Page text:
Feasibility of PRIME: A Cognitive Neuroscience-Informed Mobile App Intervention to Enhance Motivated Behavior and Improve Quality of Life in Recent Onset SchizophreniaThe UCD process resulted in the following feature set: (1) delivery of text message (short message service, SMS)-based motivational coaching from trained therapists, (2) individualized goal setting in prognostically important psychosocial domains, (3) social networking via direct peer-to-peer messaging, and (4) community “moments feed” to capture and reinforce rewarding experiences and goal achievements. Users preferred an experience that highlighted several of the principles of self-determination theory, including the desire for more control of their future (autonomy and competence) and an approach that helps them improve existing relationships (relatedness). IDEO, also recommended an approach that was casual, friendly, and nonstigmatizing, which is in line with the recovery model of psychosis. After 12-weeks of using PRIME, participants used the app, on average, every other day, were actively engaged with its various features each time they logged in and retention and satisfaction was high (20/20, 100% retention, high satisfaction ratings). The iterative design process lead to a 2- to 3-fold increase in engagement from Stage 1 to Stage 2 in almost each aspect of the platform.
New apps designed to reduce depression, anxiety as easily as checking your phone: Speedy mini-apps are designed to address depression and anxiety -- ScienceDailyThe 96 participants who completed the research study reported that they experienced about a 50 percent decrease in the severity of depressive and anxiety symptoms. The short-term study-related reductions are comparable to results expected in clinical practice using psychotherapy or with that seen using antidepressant medication.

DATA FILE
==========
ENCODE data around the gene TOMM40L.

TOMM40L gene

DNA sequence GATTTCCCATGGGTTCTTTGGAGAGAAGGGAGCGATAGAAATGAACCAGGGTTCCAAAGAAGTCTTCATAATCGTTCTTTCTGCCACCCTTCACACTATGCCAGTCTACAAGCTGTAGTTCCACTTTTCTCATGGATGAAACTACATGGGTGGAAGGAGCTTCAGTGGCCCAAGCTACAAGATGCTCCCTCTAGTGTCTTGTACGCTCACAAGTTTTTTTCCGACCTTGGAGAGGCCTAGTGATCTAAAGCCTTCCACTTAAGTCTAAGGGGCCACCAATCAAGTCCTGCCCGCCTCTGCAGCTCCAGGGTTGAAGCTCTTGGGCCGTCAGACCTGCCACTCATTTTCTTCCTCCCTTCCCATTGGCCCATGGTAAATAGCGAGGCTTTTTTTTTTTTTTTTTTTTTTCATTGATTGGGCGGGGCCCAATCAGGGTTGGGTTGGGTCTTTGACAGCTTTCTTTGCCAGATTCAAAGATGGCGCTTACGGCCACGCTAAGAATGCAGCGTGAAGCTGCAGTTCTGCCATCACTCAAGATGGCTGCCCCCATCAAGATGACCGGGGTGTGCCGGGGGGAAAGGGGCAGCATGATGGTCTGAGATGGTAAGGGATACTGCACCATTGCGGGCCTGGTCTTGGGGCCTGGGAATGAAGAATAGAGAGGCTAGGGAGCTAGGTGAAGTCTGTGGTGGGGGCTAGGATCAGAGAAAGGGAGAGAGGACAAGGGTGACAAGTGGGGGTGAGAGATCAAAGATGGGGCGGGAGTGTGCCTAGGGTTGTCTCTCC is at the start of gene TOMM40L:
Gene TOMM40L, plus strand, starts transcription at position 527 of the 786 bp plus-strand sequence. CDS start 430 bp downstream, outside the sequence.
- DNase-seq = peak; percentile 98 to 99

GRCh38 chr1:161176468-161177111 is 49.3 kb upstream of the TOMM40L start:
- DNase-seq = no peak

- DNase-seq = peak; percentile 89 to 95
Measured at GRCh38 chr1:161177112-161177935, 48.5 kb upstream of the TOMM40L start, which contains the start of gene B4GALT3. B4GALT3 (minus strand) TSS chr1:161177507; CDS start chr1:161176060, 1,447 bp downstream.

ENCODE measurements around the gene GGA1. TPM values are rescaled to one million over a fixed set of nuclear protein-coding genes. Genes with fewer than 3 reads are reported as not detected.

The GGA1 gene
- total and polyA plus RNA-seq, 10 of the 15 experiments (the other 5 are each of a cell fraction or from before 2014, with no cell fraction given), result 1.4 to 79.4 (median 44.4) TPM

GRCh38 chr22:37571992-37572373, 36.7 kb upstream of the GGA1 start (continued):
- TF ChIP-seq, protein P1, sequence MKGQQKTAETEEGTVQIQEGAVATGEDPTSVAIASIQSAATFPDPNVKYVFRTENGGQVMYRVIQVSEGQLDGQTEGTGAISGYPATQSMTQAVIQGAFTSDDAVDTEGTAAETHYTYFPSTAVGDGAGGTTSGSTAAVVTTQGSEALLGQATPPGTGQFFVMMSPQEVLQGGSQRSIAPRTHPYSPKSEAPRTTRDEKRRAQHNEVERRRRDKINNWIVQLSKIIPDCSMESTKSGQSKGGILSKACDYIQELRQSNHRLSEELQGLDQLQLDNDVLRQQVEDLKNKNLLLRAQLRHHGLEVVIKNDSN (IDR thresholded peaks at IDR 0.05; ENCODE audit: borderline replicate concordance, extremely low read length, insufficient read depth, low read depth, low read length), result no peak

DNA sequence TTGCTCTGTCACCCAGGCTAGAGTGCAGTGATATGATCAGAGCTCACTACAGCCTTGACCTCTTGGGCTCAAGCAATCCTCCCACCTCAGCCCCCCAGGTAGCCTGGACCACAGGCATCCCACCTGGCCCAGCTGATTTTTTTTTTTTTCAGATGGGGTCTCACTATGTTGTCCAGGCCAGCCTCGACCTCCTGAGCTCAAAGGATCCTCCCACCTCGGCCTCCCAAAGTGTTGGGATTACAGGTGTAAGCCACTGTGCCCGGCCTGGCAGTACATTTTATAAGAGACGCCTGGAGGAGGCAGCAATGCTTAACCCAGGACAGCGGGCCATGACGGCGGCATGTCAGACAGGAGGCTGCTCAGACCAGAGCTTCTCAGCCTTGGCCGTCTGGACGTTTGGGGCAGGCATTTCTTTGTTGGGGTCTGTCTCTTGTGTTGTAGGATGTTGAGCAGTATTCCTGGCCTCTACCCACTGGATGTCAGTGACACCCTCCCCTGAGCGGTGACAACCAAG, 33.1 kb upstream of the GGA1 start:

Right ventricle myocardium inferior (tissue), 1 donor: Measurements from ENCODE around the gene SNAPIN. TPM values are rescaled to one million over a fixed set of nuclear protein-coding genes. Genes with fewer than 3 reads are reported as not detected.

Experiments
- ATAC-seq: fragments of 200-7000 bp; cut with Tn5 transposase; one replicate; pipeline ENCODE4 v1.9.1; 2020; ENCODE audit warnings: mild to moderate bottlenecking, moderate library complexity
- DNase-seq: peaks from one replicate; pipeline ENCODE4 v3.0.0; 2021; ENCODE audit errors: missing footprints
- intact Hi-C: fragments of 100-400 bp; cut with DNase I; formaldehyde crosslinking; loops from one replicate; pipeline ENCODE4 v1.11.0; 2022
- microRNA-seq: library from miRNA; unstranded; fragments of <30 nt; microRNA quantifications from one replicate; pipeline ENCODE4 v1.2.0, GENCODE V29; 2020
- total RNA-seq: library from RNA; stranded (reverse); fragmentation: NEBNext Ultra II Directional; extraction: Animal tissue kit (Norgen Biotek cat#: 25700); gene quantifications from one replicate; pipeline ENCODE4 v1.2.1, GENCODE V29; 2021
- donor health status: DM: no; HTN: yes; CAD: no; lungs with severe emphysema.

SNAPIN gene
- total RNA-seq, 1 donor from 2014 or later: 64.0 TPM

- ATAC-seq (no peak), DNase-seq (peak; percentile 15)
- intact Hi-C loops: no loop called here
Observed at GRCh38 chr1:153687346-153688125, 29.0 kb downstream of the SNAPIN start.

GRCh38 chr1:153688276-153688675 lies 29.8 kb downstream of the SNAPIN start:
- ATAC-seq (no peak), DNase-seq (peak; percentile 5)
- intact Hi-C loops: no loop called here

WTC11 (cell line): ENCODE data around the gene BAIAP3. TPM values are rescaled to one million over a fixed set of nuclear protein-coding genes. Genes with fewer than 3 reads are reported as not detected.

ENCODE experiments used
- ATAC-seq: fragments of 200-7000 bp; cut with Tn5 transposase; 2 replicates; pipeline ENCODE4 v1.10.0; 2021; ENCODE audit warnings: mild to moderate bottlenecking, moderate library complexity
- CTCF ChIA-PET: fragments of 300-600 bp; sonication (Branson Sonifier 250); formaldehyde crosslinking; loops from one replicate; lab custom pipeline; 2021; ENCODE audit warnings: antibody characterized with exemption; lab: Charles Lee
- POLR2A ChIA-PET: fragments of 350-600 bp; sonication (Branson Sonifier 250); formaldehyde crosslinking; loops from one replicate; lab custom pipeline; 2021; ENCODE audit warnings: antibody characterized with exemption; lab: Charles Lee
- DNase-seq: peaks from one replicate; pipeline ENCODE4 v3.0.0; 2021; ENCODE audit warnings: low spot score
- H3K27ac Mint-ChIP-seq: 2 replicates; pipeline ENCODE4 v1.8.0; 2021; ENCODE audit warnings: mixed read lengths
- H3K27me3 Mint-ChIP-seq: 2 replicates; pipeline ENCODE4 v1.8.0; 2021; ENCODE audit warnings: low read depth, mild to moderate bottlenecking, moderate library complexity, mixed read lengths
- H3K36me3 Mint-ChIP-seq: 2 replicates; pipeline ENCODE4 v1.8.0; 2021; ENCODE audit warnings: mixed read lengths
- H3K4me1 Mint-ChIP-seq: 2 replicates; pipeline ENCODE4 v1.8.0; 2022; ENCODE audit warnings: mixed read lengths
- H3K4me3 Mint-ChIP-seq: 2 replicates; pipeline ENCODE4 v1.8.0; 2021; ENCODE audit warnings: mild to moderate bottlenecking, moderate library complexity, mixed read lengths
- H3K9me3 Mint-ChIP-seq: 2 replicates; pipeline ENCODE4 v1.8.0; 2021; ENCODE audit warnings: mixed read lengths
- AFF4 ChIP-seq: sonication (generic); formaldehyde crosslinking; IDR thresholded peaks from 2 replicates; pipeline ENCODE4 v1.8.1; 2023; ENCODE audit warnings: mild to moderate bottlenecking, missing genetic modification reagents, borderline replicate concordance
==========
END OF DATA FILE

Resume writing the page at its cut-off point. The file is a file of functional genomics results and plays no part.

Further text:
Arivale launches data-based wellness coaching program in California | MobiHealthNews“Our target spans three categories,” said Lewis. “Health Optimizers, like someone who wants to live a long time and do all kinds of exciting things; Health Hopefuls, who have recently had or known someone who had a health scare and wants to change their ways; and Health Demoralized, who have a number of unhealthy behaviors and want to change almost everything, but they don’t have a chronic illness – yet.” Arivale, which was cofounded in 2014, has been offering its product since last year to users in Washington. In May 2015, the company raised $36 million in funding. Over the past year, they had 1,200 people try out the beta version, and expects a swift customer following in the new market. “We chose California because we’ve had so much interest,” Lewis said. “We’ve received a lot of requests from people who want science-based feedback and coaching on how to maximize their wellness.” At $3,500 for a one-year subscription to the service, and $1,000 following that, Alivare isn’t cheap, and it’s not a quick undertaking. It takes a few months to fully analyze and put the data to actionable use, and early testing took up to six months. Customers join, go through the concierge service of the app to make goals, get blood tests, wait for the results, then start figuring out a plan with their dietician/coach.